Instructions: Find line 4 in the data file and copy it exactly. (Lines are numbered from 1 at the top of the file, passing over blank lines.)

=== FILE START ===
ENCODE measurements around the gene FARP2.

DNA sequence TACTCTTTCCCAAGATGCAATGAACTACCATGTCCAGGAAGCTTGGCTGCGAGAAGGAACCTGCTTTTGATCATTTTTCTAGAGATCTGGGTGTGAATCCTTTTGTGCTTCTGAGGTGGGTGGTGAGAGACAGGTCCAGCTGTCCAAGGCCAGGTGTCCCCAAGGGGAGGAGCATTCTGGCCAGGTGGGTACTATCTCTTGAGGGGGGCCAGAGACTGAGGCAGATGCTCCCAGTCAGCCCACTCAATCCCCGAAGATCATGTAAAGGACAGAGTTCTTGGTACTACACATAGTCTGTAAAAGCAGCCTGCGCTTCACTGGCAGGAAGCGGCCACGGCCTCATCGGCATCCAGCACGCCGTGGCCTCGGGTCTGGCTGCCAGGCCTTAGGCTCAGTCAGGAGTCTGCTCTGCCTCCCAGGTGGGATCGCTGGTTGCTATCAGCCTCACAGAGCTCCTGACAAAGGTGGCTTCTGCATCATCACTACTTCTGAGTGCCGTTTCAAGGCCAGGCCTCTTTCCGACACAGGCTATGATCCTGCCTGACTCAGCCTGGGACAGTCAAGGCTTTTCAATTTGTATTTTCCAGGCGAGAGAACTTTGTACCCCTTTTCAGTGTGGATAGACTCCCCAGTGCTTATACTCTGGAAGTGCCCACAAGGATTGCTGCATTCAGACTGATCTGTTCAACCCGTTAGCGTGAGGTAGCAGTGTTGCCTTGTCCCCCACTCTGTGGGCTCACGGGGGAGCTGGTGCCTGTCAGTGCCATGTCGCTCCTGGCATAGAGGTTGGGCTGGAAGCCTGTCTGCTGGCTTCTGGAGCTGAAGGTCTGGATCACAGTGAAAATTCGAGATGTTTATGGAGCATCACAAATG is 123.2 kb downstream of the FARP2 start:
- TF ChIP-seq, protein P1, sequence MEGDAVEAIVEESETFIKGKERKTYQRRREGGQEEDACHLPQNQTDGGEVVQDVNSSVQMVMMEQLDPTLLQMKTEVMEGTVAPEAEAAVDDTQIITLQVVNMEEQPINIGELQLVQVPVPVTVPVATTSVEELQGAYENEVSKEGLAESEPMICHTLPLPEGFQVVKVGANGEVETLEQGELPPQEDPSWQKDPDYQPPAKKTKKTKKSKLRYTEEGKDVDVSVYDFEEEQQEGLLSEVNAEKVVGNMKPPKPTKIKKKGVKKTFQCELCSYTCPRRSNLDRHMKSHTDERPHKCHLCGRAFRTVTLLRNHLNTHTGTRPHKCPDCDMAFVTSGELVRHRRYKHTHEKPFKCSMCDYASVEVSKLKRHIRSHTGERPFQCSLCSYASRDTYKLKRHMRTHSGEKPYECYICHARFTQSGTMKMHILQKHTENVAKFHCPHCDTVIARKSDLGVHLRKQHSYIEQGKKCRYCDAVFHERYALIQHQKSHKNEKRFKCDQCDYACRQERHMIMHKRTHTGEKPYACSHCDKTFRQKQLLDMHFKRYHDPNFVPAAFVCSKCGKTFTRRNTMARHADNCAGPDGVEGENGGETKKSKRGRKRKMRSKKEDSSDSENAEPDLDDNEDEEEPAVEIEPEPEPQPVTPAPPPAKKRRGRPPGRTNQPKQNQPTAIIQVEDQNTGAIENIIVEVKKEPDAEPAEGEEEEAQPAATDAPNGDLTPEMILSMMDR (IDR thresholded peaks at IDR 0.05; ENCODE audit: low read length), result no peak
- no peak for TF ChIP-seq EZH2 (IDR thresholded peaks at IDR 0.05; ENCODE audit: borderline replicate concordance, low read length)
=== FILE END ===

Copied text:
- no peak for TF ChIP-seq EZH2 (IDR thresholded peaks at IDR 0.05; ENCODE audit: borderline replicate concordance, low read length)